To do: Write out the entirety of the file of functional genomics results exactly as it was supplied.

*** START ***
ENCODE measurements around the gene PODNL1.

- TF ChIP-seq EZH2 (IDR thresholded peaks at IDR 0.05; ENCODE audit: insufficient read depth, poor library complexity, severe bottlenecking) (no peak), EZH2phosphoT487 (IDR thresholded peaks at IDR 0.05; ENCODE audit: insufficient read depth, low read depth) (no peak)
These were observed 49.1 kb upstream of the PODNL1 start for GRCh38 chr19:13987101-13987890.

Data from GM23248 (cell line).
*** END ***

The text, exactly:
ENCODE measurements around the gene PODNL1.

- TF ChIP-seq EZH2 (IDR thresholded peaks at IDR 0.05; ENCODE audit: insufficient read depth, poor library complexity, severe bottlenecking) (no peak), EZH2phosphoT487 (IDR thresholded peaks at IDR 0.05; ENCODE audit: insufficient read depth, low read depth) (no peak)
These were observed 49.1 kb upstream of the PODNL1 start for GRCh38 chr19:13987101-13987890.

Data from GM23248 (cell line).